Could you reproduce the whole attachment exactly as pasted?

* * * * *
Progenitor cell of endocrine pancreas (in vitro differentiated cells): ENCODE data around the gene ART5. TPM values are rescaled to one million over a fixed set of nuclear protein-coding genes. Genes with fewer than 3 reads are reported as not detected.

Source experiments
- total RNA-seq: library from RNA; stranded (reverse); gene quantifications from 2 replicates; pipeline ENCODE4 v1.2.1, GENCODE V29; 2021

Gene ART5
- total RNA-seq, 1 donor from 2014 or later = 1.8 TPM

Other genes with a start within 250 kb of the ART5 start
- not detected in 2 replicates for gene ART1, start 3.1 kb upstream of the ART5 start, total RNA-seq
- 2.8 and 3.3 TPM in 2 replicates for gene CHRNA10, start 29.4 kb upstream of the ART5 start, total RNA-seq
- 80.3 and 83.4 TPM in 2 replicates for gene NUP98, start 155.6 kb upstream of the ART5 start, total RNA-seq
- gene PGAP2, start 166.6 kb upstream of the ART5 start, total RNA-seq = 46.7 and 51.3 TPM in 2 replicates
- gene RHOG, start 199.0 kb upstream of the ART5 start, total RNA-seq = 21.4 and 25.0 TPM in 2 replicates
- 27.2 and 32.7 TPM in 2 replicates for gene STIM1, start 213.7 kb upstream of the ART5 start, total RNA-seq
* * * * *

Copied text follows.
Progenitor cell of endocrine pancreas (in vitro differentiated cells): ENCODE data around the gene ART5. TPM values are rescaled to one million over a fixed set of nuclear protein-coding genes. Genes with fewer than 3 reads are reported as not detected.

Source experiments
- total RNA-seq: library from RNA; stranded (reverse); gene quantifications from 2 replicates; pipeline ENCODE4 v1.2.1, GENCODE V29; 2021

Gene ART5
- total RNA-seq, 1 donor from 2014 or later = 1.8 TPM

Other genes with a start within 250 kb of the ART5 start
- not detected in 2 replicates for gene ART1, start 3.1 kb upstream of the ART5 start, total RNA-seq
- 2.8 and 3.3 TPM in 2 replicates for gene CHRNA10, start 29.4 kb upstream of the ART5 start, total RNA-seq
- 80.3 and 83.4 TPM in 2 replicates for gene NUP98, start 155.6 kb upstream of the ART5 start, total RNA-seq
- gene PGAP2, start 166.6 kb upstream of the ART5 start, total RNA-seq = 46.7 and 51.3 TPM in 2 replicates
- gene RHOG, start 199.0 kb upstream of the ART5 start, total RNA-seq = 21.4 and 25.0 TPM in 2 replicates
- 27.2 and 32.7 TPM in 2 replicates for gene STIM1, start 213.7 kb upstream of the ART5 start, total RNA-seq